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Guns stolen in Mid-Missouri likely to end up being used in violent crimes


Four guns were stolen out of cars in Ashland early Thursday after three people burglarized 18 cars in the area, including a Jefferson City police vehicle. 

Ashland police department officials tell ABC 17 they believe the suspects were looking for guns. Law enforcement say stolen guns are often used in crimes. 

Sgt. Matt Gremore with Columbia Police Department's robbery homicide unit said stolen guns are frequently involved in violent crimes.

"If you're already in the criminal element of stealing a firearm, it's not a leap for you to go do a shooting with that firearm," Gremore said.

CPD spokesman Christian Tabak said there were 166 reported stolen firearms in Columbia in 2022, with 100 of the reports being stolen from vehicles. Both numbers are up from 2021, when there were 135 total reported stolen firearms and 57 stolen from motor vehicles.

Data from the Bureau of Alcohol, Tobacco, Firearms and Explosives shows 10,213 firearms were recovered and traced in Missouri in 2021, with the most common gun being a pistol.

Gremore said when CPD recovers a firearm, they can use state and federal databases to almost immediately determine if the gun had been reported stolen.

Along with using stolen guns in violent crime, Gremore said thieves also steal them to sell for financial gain. He said there is a high demand in the criminal market for stolen guns.

"You could have a gun that was stolen and then years later it's used in a homicide, or you can have a gun stolen that shows up at a pawn shop," Gremore said. "So, it really varies by situation."

Owner of Tiger Pawn in Columbia, Dan Trim, said it's rare that stolen guns are sold to his shop, but it does happen. When he buys a gun from a seller, he documents the sellers ID information and the gun's manufactuer, model, serial number and description. This information goes in an online database that he said is shared with CPD and the Boone County Sheriff's office to monitor any items that may possibly be stolen.

"It's retroactive, so I don't know at the point of sale, but I will find out the next day or a couple days later," Trim said. "But, all of those guns go into a holding period, so if we do take one in that does turn out to be stolen, it's here and we can start the process of getting it back to the rightful owner."

Trim said he once took in a gun and found out a week later it had been reported stolen in Florida. He's then listed as a victim in the case since he lost money in purchasing the gun.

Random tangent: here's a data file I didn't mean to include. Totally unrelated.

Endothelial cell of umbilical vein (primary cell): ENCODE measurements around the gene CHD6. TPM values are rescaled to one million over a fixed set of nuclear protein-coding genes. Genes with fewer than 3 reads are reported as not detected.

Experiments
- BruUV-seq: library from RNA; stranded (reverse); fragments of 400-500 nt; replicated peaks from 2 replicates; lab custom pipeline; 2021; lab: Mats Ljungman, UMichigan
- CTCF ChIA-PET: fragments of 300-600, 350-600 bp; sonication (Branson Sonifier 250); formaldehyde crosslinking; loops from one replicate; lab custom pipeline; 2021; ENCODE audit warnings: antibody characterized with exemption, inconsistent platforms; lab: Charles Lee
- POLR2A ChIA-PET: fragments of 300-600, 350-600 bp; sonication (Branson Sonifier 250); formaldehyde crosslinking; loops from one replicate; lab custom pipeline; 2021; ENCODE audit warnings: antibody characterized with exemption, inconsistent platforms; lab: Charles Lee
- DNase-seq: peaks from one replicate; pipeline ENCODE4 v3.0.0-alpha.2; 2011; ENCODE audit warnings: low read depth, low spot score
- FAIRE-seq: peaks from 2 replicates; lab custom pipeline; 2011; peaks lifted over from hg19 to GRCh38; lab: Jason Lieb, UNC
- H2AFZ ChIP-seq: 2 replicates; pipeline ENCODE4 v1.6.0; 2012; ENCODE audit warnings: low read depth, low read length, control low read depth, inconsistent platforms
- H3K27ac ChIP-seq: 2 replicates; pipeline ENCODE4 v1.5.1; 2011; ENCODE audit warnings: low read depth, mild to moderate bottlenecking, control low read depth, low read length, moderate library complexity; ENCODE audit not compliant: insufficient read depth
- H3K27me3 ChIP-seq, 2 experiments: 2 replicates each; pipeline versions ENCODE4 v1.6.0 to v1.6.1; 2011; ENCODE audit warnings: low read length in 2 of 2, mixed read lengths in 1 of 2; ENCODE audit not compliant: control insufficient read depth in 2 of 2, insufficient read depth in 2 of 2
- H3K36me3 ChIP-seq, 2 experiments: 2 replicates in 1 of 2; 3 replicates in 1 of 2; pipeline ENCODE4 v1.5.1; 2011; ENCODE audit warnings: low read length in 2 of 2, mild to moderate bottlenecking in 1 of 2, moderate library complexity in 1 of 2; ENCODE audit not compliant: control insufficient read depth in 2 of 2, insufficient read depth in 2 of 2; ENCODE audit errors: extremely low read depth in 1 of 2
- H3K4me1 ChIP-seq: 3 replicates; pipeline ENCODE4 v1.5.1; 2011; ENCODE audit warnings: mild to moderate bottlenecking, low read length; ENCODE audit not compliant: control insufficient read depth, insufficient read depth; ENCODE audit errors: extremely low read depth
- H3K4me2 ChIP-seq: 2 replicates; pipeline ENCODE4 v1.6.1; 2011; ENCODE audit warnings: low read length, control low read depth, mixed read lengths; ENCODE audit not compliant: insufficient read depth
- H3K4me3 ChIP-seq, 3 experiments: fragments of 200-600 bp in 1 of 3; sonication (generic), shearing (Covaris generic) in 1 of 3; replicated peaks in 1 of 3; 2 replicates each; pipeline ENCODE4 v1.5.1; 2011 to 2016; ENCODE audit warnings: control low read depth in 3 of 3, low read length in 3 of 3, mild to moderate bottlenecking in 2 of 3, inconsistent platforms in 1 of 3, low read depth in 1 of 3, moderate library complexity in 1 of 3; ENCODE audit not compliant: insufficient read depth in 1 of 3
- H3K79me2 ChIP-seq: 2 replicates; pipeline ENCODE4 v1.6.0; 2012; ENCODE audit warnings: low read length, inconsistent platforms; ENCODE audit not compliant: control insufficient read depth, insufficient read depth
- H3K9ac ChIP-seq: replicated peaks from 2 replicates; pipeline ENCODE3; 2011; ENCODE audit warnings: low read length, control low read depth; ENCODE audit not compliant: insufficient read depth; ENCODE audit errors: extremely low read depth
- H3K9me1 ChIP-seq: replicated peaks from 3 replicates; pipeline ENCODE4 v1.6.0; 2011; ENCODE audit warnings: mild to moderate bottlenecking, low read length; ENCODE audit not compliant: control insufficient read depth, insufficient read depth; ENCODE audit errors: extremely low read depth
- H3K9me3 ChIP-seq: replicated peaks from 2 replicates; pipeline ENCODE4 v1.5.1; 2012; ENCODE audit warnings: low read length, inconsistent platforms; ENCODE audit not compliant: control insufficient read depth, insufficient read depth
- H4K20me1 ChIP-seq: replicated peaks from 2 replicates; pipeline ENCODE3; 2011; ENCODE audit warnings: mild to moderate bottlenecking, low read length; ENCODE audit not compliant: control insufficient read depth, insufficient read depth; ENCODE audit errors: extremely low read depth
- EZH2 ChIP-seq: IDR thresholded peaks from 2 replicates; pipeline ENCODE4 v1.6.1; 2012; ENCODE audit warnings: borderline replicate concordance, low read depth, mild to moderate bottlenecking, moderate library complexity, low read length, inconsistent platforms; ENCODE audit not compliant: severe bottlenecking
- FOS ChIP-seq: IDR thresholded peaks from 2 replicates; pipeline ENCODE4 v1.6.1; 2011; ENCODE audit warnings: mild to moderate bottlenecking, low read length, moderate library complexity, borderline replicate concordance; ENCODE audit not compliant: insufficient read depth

"It very rarely happens with firearms, though," Trim said. "That's a federal offense and most firearms go to a black market or they're sold on the street. They're not sold through official measures like we would go through here."

Trim said his shop goes through about 30-40 guns a week. One indicator of a stolen weapon is if the owner can't tell him much about the gun.

"If they know very little about what they've got or have trouble answering simple questions about the firearm, then it's suspicious and generally speaking, we'll just pass on it," Trim said.

While it's not required, Gremore encourages people to report a stolen firearm immediately. He said since people usually report their guns stolen, police are able to use the correct databases and match the serial numbers to determine if a stolen gun turns up in an investigation. He said there are also methods to recover a scratched off serial number.

"That's a big deal if a gun's stolen," Gremore said. "There's nothing requiring it, but I would suggest people absolutely report that immediately once they find out."

People can report a stolen firearm to Boone County Joint Communications.

The ATF report concluded that traced guns used in crimes typically are bought legally, but "Crime guns may change hands a number of times after that first retail sale, and some of those transactions may be a theft or violate one or more regulations on firearm commerce." 

It goes on to say that people who are prohibited from owning guns are unlikely to purchase weapons from a licensed dealer and instead resort to underground crime gun markets with unregulated transactions and sources. 

Gremore's biggest piece of advice is to keep firearms locked up, and don't leave them in a vehicle.

Investigators are yet to say what they think happened to the stolen guns in Ashland.

Article Topic Follows: Crime

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Morgan Buresh

Morgan is an evening anchor and reporter who came to ABC 17 News in April 2023.


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